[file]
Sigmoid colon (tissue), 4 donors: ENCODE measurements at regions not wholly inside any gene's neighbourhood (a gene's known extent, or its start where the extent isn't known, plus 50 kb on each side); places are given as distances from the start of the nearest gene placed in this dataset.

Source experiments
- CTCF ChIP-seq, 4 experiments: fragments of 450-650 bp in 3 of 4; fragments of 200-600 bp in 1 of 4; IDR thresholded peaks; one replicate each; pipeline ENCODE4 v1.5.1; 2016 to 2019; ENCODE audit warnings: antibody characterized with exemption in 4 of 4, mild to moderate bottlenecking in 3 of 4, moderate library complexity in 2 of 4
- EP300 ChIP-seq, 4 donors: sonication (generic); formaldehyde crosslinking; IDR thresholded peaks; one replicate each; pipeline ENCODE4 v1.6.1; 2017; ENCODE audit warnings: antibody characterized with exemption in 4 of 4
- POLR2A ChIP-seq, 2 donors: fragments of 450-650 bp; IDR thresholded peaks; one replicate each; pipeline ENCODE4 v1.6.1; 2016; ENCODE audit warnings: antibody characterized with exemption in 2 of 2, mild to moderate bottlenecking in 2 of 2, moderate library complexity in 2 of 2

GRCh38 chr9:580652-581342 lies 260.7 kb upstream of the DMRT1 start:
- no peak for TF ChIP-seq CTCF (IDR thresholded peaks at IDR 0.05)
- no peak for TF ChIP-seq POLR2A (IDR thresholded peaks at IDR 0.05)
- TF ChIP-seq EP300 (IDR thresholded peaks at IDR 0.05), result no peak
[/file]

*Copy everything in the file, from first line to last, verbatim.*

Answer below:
Sigmoid colon (tissue), 4 donors: ENCODE measurements at regions not wholly inside any gene's neighbourhood (a gene's known extent, or its start where the extent isn't known, plus 50 kb on each side); places are given as distances from the start of the nearest gene placed in this dataset.

Source experiments
- CTCF ChIP-seq, 4 experiments: fragments of 450-650 bp in 3 of 4; fragments of 200-600 bp in 1 of 4; IDR thresholded peaks; one replicate each; pipeline ENCODE4 v1.5.1; 2016 to 2019; ENCODE audit warnings: antibody characterized with exemption in 4 of 4, mild to moderate bottlenecking in 3 of 4, moderate library complexity in 2 of 4
- EP300 ChIP-seq, 4 donors: sonication (generic); formaldehyde crosslinking; IDR thresholded peaks; one replicate each; pipeline ENCODE4 v1.6.1; 2017; ENCODE audit warnings: antibody characterized with exemption in 4 of 4
- POLR2A ChIP-seq, 2 donors: fragments of 450-650 bp; IDR thresholded peaks; one replicate each; pipeline ENCODE4 v1.6.1; 2016; ENCODE audit warnings: antibody characterized with exemption in 2 of 2, mild to moderate bottlenecking in 2 of 2, moderate library complexity in 2 of 2

GRCh38 chr9:580652-581342 lies 260.7 kb upstream of the DMRT1 start:
- no peak for TF ChIP-seq CTCF (IDR thresholded peaks at IDR 0.05)
- no peak for TF ChIP-seq POLR2A (IDR thresholded peaks at IDR 0.05)
- TF ChIP-seq EP300 (IDR thresholded peaks at IDR 0.05), result no peak